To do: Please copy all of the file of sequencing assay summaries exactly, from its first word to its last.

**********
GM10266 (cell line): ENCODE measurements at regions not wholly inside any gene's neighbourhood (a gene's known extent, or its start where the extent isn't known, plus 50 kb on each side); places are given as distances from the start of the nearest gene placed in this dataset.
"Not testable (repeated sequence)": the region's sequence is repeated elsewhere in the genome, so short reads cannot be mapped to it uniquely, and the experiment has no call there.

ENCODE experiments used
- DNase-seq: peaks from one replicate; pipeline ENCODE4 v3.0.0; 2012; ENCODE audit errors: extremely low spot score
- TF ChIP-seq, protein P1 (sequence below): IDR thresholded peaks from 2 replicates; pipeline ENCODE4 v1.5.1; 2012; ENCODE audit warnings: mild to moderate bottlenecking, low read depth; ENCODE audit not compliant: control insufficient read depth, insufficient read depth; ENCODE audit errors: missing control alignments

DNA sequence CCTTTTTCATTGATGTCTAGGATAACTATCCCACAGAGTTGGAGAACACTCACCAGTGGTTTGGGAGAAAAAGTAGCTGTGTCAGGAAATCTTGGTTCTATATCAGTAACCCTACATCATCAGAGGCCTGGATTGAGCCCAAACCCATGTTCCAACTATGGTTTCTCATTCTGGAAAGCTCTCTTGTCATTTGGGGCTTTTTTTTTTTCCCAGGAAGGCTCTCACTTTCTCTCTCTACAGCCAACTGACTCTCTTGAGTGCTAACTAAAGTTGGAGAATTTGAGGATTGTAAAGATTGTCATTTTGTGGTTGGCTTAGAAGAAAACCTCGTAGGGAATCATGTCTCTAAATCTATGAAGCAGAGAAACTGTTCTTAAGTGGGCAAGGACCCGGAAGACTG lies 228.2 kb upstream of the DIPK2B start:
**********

GM10266 (cell line): ENCODE measurements at regions not wholly inside any gene's neighbourhood (a gene's known extent, or its start where the extent isn't known, plus 50 kb on each side); places are given as distances from the start of the nearest gene placed in this dataset.
"Not testable (repeated sequence)": the region's sequence is repeated elsewhere in the genome, so short reads cannot be mapped to it uniquely, and the experiment has no call there.

ENCODE experiments used
- DNase-seq: peaks from one replicate; pipeline ENCODE4 v3.0.0; 2012; ENCODE audit errors: extremely low spot score
- TF ChIP-seq, protein P1 (sequence below): IDR thresholded peaks from 2 replicates; pipeline ENCODE4 v1.5.1; 2012; ENCODE audit warnings: mild to moderate bottlenecking, low read depth; ENCODE audit not compliant: control insufficient read depth, insufficient read depth; ENCODE audit errors: missing control alignments

DNA sequence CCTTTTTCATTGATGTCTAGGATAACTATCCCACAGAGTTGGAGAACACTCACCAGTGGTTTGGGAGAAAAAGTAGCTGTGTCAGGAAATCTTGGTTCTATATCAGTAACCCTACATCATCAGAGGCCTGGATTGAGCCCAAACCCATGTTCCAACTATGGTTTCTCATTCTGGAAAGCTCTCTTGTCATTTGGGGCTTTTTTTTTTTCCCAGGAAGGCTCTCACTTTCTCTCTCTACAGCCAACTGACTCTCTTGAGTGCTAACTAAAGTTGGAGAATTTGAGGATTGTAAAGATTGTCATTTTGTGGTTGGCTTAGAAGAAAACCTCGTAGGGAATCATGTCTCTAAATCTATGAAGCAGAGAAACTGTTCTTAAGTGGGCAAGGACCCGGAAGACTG lies 228.2 kb upstream of the DIPK2B start: